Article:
Monday, 2 November 2009

Saving Copenhagen? France's plan justice-climat

Lire l'entrevue avec Borloo dans le Journal du Dimanche du 31 octobre.
Jean-Louis Borloo
France is trying to break the logjam of Copenhagen negotiations, according to Agence France Presse and Reuters. On 30 Oct president Sarkozy, and on 31 Oct environment minister J-L Borloo, announced a "plan justice-climat" in which France, Germany, and Austria are trying to convince the EU to make common cause with Mexico, Brazil, small island states (SIDS) threatened by climate change, and poor African and Asian countries, among the 175 haggling parties in COP-15 to save the climate treaty from failure. Main points of the French plan, which has been prepared over many months:
  1. A "wafer-thin" Tobin tax of 0.01% on financial speculation, already proposed in August by the UK's re-regulation chief Lord Hudson. The City and Wall St were "appalled" by his suggestion which means, as seasoned financial journalist Eric Reguly concludes, that it might actually be effective in slowing the computer-driven speculation that has led to repeated market meltdowns. The tax would be a pin-prick in the side of the financial elephant but yield an estimated $20b yearly. About a quarter of this would be for reforestation.
  2. It would provide mitigation funds for solar, wind, hydroelectric, biomass and reforestation projects in the poorest countries. A telephone-book-sized overview of such projects country by country (prepared over the last year by Bernard Kouchner's Foreign Ministry*), fills the gap of skimpy or non-existent action plans (NAMA) that poor countries were supposed to prepare. Many have no funds to prepare such plans, let alone carry them out. [*This overview is not yet available online.]
  3. [A warning note about mitigation: Even if the French plan is agreed to, NGOs will have to be extremely watchful that carbon trading and REDD do not permit boondoggles by finance speculators and "free permits" to corporate polluters. Carbon trading and REDD are immense bribes to the corporate world. They should not be giveaways. Most of all, they must reduce real GHG emissions according to science-based targets. France is not renowned for international philanthropy. We must read the fine print. - DM]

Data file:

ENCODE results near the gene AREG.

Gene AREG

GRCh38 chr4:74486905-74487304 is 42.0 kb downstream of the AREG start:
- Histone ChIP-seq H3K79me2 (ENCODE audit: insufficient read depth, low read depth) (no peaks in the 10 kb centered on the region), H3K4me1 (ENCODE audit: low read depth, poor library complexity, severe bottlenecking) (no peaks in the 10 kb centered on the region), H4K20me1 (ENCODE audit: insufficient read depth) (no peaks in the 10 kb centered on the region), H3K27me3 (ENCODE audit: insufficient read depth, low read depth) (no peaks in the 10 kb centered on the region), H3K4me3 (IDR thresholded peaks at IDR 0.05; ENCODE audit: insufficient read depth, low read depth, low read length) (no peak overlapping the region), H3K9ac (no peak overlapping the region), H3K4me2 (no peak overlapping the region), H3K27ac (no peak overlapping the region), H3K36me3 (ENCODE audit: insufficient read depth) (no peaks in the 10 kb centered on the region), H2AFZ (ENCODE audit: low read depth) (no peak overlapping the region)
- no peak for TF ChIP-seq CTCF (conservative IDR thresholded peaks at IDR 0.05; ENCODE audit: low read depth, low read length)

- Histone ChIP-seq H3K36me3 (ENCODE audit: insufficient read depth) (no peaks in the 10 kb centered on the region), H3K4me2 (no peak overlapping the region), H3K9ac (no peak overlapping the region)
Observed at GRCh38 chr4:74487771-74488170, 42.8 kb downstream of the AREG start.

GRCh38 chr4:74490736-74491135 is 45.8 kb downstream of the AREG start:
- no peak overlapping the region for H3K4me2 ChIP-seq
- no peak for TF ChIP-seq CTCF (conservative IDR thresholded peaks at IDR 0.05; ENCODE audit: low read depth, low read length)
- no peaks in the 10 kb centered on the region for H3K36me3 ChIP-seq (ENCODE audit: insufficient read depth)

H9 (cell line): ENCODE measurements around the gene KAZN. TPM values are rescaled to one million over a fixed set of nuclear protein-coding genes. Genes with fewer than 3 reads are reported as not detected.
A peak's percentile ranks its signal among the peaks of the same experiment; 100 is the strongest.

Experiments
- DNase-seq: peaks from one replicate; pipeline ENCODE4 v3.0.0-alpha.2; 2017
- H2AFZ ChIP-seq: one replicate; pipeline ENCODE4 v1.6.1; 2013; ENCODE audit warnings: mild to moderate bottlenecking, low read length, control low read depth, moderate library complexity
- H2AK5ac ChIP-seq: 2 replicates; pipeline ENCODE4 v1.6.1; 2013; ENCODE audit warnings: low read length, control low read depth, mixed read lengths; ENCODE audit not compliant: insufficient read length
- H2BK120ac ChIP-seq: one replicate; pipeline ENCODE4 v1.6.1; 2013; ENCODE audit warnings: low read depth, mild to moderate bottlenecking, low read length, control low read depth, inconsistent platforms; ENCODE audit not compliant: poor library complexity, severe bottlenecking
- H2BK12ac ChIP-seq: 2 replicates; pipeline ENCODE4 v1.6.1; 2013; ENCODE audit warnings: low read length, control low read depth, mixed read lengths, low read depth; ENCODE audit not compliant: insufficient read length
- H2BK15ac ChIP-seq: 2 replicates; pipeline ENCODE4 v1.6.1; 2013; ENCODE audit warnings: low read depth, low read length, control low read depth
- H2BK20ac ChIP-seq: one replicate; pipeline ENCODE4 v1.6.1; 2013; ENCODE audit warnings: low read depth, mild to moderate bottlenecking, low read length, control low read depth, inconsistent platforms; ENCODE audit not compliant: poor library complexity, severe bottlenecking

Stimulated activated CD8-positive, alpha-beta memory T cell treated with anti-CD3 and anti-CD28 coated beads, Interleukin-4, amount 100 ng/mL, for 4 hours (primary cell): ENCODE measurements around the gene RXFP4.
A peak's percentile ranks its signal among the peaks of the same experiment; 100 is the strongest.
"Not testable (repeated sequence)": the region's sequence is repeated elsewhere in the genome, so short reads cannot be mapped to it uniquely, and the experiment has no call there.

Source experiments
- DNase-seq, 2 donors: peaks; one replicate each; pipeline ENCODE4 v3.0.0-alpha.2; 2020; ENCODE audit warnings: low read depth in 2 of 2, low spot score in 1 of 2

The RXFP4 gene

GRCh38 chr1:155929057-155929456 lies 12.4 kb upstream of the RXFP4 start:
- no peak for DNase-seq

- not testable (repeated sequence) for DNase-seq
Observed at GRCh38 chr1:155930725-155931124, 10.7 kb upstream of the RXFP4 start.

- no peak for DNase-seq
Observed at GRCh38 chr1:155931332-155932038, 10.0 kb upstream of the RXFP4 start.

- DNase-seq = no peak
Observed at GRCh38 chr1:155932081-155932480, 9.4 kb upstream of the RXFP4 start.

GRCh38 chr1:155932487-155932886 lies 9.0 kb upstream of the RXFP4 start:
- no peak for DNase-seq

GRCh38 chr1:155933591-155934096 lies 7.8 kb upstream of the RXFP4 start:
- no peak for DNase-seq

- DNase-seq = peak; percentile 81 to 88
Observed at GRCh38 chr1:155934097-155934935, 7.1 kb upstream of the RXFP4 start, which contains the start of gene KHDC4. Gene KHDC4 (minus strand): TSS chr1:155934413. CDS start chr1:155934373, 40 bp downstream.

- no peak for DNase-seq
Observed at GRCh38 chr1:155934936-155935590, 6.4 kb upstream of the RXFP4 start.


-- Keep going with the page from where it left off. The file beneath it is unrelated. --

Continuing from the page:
4. It is an end-run around the refusal of rich countries to finance mitigation funds and technology transfer. Their repeated promises in NEPAD, MDGs, PRSPs and LICUS, G20 green stimulus, UNEP's green new deal, reformed CDM, and World Bank carbon finance have proved to be so much hot air. The money to match the promises has never appeared. The G8 plead taxpayers' pockets are empty, but that is just this year's excuse. Trillions were found to bail out banks, stockbrokers and auto companies, and to make "war on terror" while nothing has been forthcoming for global needs or the working poor at home.
  5. [A possible alliance with the G2 (the US and China), who have been working on a secret climate deal in backroom talks that have already lasted several years. The sticking point seems to be US corporate demands for huge profits on "tech transfer". See TRIPS, comments by the French Journal du Dimanche, US ecologists in SEED, and the Sep-Oct 2009 issue of Foreign Affairs.]
  6. Emission reduction targets of 25-40% by 2020 for the rich countries. Real reductions, measured from the Kyoto base of 1990.
  7. A World Environment Organization (with what powers is not yet clear), similar to the World Trade Organization to ensure national actions are "measurable, reportable and verifiable" (MRV).
The English-language media have been strangely silent. Watch this space for updates.
St Andrews, Scotland 9 Nov 09: -- G20 fails on financial reform, climate action, and green economy. The"fossils" win again. The meeting of G20 Finance ministers just ended. The "crisis of capitalism" is officially over, so it's business as usual. No penalties for financial speculators. The US and Canada vetoed a Tobin tax. No mitigation funds for climate change. US-China "coordination" is an empty promise. All of which, the Swedish finance minister bitterly remarked, means “a very difficult situation in Copenhagen.” See the G20 ministers' rogues' gallery and the Nae tae G20 youth protest.
FAO World Food Summit, Rome, 11 Nov 09 -- Billions for banks and automakers, none for the hungry. France, Germany, UK, Italy and Japan are backing out on their $20 billion promise for world food aid made earlier this year.
Beijing 18 Nov 09: US-China deal gives new life to Copenhagen.
Paris 19 Nov 09: -- Environment Minister Borloo has just tabled his "Plan Justice-Climat" (its English title is "A Project for the World". Here is a summary in English by WWW France. The official French plan should be compared with the model Copenhagen Climate Treaty compiled by WWF and other NGOs, 8 Jun 09.
23 Nov 09: British PM Gordon Brown supports Tobin tax; IMF head will "study" it; US opposes it.

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